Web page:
During these years of active service he contributed numerous geological papers to the scientific societies of Dublin and to the British Association. He published in 1848 a useful treatise on geology in Weale's “ Rudimentary Series ” (3rd. ed., 1853). He was president of the geological section of the British Association at Belfast (1852), and of the Geological Society of London (1856–1858). He wrote a Memoir of the late Major-General Colby, with a Sketch of the Origin and Progress of the Trigonometrical Survey (reprinted in 1869 from Papers on Subjects connected with the Royal Engineers, vols. iii.–v.). He also contributed several articles on military subjects to the 8th edition of the Encyclopaedia Britannica. He was elected a Fellow of the Royal Society in 1837. He died in Dublin on the 14th of February 1864.

PORT MAHON, or Mahon (Spanish Puerto Mahón), the capital and principal seaport of Minorca, in the Spanish province of the Balearic Islands. Pop. (1900), 17,144. Port Mahon is situated on the east coast, at the head of a deep inlet which extends inland for 3½ m. It is an important harbor (see Minorca). The city occupies a conspicuous hill, and presents a fine appearance from the sea; it is solidly built of excellent stone. Many of the houses date from the British occupation, which has also left curious traces in the customs and speech of the people. The King's Island (Isla del Rey, so called as the landing-place of Alphonso III. of Aragon in 1287) contains a hospital built by the admiral of the British squadron in 1722; farther south-east on the shore is the village of Villa Carlos or George Town, with ruins of extensive British barracks; and at the mouth of the port, on the same side, are the remains of Forte San Felipe, originally erected by Charles V. and twice the scene of the capitulation of British troops. Opposite San Felipe is the easily defended peninsula of La Mola (256 ft. high), which is occupied by extensive Spanish fortifications. Mahon is one of the principal quarantine stations of Spain; the lazaretto, erected between 1798 and 1803, stands on a long tongue of land, separated from La Mola by the inlet of Cala Taulera. The principal modern buildings are the military and naval hospitals, the theatre, museum, library and schools. There are an arsenal and extensive quays. From its position on the route of vessels plying between Algeria and the south of France, the harbour is much frequented by French cargo-steamers; it is also a Spanish naval station. The principal exports are grain, live stock and fruit; cement, coal, iron, machinery, flour, raw cotton and hides are imported. Shoes and cotton and woollen goods are manufactured. About 250 vessels enter the port every year, and the annual value of the foreign trade is, approximately, £200,000 to £250,000.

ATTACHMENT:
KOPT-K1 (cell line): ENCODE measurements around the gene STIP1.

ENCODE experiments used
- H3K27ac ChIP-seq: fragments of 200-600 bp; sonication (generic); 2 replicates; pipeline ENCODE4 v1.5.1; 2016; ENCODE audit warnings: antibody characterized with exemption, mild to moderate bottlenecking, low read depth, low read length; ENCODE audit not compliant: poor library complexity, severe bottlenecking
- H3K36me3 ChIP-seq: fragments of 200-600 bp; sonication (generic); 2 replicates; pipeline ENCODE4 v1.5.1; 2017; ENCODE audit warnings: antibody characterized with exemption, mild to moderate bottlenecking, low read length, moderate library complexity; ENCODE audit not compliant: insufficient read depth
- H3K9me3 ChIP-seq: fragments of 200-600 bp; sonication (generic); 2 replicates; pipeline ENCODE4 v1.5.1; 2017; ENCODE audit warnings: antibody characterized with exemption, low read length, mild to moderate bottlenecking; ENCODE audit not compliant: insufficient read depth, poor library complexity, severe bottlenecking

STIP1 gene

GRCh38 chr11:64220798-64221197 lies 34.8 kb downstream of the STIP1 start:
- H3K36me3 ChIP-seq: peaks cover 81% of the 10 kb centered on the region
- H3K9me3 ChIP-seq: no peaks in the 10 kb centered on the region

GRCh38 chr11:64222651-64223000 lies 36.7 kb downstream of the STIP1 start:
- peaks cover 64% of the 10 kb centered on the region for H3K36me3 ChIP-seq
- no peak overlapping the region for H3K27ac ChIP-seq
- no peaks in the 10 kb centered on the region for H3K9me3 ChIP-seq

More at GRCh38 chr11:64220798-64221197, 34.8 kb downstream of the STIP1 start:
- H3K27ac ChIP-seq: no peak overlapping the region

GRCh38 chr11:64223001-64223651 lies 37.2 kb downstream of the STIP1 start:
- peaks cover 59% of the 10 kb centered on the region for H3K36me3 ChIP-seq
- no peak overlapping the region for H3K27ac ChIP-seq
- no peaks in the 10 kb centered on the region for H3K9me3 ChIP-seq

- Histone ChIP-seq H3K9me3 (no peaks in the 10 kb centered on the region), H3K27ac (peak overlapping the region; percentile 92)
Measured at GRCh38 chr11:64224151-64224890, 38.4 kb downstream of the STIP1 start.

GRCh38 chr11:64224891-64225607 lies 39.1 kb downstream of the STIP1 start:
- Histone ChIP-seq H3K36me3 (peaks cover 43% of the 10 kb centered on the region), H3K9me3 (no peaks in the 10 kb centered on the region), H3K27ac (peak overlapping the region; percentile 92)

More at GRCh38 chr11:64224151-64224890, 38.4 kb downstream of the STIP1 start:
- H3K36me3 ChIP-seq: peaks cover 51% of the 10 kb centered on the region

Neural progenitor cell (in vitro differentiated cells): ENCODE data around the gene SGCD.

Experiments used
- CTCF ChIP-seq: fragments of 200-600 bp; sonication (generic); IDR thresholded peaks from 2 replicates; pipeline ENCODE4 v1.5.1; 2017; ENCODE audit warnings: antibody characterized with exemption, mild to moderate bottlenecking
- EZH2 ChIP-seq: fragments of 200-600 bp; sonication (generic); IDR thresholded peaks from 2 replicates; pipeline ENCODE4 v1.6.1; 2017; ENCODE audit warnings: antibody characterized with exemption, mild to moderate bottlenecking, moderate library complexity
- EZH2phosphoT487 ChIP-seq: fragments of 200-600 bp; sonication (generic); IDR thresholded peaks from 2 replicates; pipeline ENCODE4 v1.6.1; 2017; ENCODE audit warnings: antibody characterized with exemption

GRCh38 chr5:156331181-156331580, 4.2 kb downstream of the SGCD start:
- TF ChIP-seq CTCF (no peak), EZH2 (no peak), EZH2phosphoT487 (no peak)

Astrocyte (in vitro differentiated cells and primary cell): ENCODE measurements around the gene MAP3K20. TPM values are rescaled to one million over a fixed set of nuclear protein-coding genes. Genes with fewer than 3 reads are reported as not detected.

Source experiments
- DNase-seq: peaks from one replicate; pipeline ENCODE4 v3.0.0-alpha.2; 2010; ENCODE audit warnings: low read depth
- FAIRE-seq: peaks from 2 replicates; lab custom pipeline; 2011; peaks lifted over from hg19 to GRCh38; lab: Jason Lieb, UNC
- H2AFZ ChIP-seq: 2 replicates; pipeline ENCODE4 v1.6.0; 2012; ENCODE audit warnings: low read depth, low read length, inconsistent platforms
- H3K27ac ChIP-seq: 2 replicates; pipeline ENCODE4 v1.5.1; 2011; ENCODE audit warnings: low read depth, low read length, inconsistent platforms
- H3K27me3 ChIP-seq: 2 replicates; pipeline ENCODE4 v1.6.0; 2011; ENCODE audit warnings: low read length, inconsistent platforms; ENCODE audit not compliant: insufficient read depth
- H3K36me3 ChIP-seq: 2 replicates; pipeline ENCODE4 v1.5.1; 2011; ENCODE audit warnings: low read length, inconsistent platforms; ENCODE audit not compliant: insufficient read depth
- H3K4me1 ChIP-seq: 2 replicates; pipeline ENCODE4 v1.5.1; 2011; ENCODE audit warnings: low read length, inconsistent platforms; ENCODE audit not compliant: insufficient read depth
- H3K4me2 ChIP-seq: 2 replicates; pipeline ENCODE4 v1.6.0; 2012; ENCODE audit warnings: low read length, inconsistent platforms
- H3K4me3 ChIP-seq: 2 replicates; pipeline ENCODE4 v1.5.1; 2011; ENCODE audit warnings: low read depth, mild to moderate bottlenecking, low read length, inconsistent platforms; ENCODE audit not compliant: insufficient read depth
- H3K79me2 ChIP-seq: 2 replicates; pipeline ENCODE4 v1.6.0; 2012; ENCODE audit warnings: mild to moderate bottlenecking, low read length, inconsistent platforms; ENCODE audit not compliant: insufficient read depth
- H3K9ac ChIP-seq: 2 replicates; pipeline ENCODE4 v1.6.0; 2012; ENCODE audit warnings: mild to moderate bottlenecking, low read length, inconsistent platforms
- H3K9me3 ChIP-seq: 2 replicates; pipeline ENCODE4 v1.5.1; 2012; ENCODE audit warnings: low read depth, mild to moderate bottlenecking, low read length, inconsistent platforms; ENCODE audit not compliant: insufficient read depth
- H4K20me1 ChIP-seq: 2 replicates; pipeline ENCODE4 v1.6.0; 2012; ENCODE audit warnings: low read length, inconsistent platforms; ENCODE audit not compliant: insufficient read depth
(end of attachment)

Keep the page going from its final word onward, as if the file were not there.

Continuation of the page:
Mahon is the ancient Portus Magonis, which under the Romans was a municipium (Mun. flaviurn magontanum), probably including the whole island under its authority. As the name suggests, it had previously been a Carthaginian settlement. The Moors, who occupied Minorca in the 8th century, were expelled by James I. of Aragon in 1232. Khair-ed-Din Barbarossa besieged and captured the city in 1535; and in 1558 it was sacked by a corsair called Piali. The British, who under James Stanhope, afterwards Earl Stanhope, seized the island in 1708, made Mahon a flourishing city, and in 1718 declared it a free port. In 1756 it fell into the hands of the French through the failure of Admiral Byng to relieve the garrison of St Philip's (San Felipe). Restored to the British in 1762, it was in 1782 heroically but unsuccessfully defended by General Murray. In 1802 it was finally ceded to Spain by the treaty of Amiens.

PORTMANTEAU, a leather case or trunk for carrying articles of personal use when travelling. The typical portmanteau of